WEST PALM BEACH, Fla. (AP) — Mustering hope for a "best-case scenario" in the face of countless unknowns, search crews braced for a seventh day and night at sea Thursday in the hunt for two teenagers missing from their capsized boat.
Five things to know about air-and-sea search for 14-year-old friends Perry Cohen and Austin Stephanos, who went missing last Friday off Florida's Atlantic coast:
THEY COULD BE ALIVE:
The Coast Guard, which is leading the rescue mission, says it wouldn't continue searching if it didn't believe the boys could still be alive. Much remains unknown, including whether the teens are wearing life jackets, might have a cooler or some other object to cling to, or have drinking water or food. Chief Petty Officer Ryan Doss said its decision errs on the side of the "best-case scenario" while balancing the limits on human survival.
THE SEARCH CONTINUES:
The Coast Guard says it plans for its search crews to remain out throughout Thursday overnight into Friday, with the area of focus stretching from the waters off Daytona Beach, Florida, through Mt. Pleasant, South Carolina. Officials have not yet said whether it will continue beyond that. The decision will be based on whether clues surface, marine and weather conditions and, most importantly, whether they believe the boys could still be alive. The Coast Guard doesn't mobilize to retrieve bodies, so if their hope is totally lost, a search is suspended. "At the end of the day, it's all based on the possibility of survival," Doss said.
The Jupiter Police Department released the 911 call placed by Perry's stepfather Nick Korniloff, who reported the boys missing at 4:23 p.m. Friday, triggering the Coast Guard's search. In a calm voice, Korniloff said the 14-year-old boys hadn't been heard from since about 11:30 a.m. and said calls to a cellphone went unanswered. "Usually he checks in and he's told to check in on a regular basis," the stepfather said. The dispatcher replied, "And you know we had a storm before, too?" Korniloff said the boys went offshore, outside the bounds of their expected trip, though it's not clear how he knows this. "We had no idea they were going offshore," he said.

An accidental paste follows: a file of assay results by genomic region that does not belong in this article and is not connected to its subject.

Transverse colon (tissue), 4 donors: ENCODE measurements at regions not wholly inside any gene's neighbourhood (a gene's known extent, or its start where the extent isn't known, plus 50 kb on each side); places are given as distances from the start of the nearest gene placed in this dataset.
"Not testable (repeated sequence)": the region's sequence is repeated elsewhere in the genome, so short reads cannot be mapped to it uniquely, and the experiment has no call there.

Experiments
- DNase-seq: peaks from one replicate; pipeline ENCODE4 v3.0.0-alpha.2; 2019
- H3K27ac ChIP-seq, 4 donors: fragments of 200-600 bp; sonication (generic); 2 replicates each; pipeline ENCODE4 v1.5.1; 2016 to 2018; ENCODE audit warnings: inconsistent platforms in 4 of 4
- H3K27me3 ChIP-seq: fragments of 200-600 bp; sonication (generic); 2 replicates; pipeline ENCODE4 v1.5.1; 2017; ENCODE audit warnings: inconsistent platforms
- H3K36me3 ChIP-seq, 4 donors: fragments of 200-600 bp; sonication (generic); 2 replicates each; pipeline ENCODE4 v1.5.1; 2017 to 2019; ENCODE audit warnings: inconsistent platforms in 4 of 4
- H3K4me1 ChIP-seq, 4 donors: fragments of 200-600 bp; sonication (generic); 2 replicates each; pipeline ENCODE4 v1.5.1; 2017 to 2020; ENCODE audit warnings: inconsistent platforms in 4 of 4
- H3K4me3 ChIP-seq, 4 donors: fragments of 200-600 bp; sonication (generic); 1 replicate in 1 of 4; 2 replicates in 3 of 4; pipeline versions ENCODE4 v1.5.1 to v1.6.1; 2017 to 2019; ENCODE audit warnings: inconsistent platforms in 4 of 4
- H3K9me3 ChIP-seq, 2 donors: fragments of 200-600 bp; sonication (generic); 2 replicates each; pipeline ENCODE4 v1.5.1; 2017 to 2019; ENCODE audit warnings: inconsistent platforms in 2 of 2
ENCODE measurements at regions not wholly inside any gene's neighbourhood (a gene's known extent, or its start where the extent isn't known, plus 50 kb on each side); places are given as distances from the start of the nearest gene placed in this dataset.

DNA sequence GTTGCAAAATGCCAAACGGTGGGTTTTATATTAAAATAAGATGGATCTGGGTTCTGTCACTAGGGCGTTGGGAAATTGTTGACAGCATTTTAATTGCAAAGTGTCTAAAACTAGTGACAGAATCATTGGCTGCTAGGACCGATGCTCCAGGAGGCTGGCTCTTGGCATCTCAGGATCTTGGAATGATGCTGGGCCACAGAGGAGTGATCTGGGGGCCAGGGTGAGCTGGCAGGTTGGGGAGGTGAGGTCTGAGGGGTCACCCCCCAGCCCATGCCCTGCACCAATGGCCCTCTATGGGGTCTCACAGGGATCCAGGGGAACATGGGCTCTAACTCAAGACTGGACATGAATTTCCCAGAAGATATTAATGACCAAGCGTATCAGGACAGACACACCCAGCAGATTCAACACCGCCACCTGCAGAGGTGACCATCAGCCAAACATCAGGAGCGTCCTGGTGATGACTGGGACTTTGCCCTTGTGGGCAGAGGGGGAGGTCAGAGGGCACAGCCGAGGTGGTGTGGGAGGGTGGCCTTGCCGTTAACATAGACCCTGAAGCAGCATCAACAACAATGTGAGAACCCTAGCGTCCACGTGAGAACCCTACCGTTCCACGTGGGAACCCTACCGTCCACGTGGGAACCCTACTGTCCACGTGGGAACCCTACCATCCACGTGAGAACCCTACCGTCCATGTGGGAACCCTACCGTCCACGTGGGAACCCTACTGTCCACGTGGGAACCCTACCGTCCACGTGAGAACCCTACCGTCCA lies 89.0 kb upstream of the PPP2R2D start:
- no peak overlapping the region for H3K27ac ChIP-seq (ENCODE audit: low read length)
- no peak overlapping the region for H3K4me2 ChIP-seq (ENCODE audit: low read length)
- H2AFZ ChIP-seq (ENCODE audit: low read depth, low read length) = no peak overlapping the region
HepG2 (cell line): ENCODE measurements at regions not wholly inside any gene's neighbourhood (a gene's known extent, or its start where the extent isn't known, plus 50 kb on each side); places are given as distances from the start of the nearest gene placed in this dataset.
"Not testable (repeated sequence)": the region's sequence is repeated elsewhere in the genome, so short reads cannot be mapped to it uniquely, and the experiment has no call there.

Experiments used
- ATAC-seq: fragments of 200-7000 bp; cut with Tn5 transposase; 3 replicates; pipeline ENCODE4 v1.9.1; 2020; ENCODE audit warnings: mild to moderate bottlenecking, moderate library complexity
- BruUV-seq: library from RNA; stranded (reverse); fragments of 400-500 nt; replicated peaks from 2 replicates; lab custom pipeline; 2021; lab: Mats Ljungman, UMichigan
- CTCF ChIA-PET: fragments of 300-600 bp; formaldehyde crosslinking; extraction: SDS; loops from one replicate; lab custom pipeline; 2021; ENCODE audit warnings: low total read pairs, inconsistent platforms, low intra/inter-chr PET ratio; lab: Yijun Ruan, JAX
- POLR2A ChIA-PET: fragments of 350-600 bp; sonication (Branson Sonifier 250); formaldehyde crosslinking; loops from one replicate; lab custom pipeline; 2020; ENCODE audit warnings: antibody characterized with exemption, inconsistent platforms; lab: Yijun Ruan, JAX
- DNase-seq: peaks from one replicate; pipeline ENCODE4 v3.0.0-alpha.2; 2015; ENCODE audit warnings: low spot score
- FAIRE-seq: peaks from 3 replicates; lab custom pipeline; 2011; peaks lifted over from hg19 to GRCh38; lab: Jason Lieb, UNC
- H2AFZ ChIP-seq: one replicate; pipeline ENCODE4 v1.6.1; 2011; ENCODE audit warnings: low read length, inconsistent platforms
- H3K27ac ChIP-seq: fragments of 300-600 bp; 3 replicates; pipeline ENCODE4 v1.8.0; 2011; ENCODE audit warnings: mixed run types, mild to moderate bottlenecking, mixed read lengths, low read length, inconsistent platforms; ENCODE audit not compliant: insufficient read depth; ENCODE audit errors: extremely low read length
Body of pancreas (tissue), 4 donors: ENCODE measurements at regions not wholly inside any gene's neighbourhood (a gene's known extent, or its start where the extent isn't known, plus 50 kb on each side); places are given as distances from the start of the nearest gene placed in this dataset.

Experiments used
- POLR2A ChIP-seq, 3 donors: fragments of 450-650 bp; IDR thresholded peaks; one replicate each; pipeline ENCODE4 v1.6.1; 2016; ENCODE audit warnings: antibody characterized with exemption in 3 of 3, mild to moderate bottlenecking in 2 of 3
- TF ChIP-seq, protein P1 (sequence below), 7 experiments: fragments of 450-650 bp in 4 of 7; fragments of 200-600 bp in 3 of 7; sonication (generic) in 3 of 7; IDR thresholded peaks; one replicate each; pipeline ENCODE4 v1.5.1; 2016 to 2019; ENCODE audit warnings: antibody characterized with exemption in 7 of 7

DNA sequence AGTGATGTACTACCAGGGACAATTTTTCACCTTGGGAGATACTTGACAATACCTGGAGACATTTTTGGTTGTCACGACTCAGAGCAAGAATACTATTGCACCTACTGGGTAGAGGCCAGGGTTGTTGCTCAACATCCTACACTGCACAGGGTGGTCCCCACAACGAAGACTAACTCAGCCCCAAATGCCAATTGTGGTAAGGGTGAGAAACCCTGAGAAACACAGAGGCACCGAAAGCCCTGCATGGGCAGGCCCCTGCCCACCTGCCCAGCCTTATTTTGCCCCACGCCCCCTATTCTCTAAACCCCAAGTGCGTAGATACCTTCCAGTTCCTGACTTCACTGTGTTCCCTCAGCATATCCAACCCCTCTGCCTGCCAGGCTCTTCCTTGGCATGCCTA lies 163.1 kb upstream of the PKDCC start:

Even as the Coast Guard's intense hunt has covered nearly 44,000 square nautical miles, and other agencies have helped, the families of the boys have organized their own search and are prepared to keep it going if the teens aren't found before formal efforts end. The family said about 20 private pilots were flying out of Savannah, Georgia, and Charleston, South Carolina, on Thursday, in addition to numerous boaters, all attempting to cover areas not already in the Coast Guard's search zone. Matt Kuntz, an uncle of Austin, said those private efforts would continue even if the Coast Guard's search ends. "We will continue looking every day," he said.
INTEREST FROM AFAR:
More than 140,000 people have joined the "Find Austin & Perry" group on Facebook group and Twitter analytics site Topsy counted more than 40,000 tweets with the hashtag FindAustinAndPerry in the past week. Followers of the story are among those who pumped about $250,000 into a GoFundMe account to finance private search efforts. Kristen Mackey, a mother of two in Greenville, South Carolina, has been following the developments from afar and posting on Facebook about the boys. "The thought of two young boys lost at sea really pulled at my heart," she said, adding that she has faith their survival skills have helped them stay alive. "Miracles do happen," she said.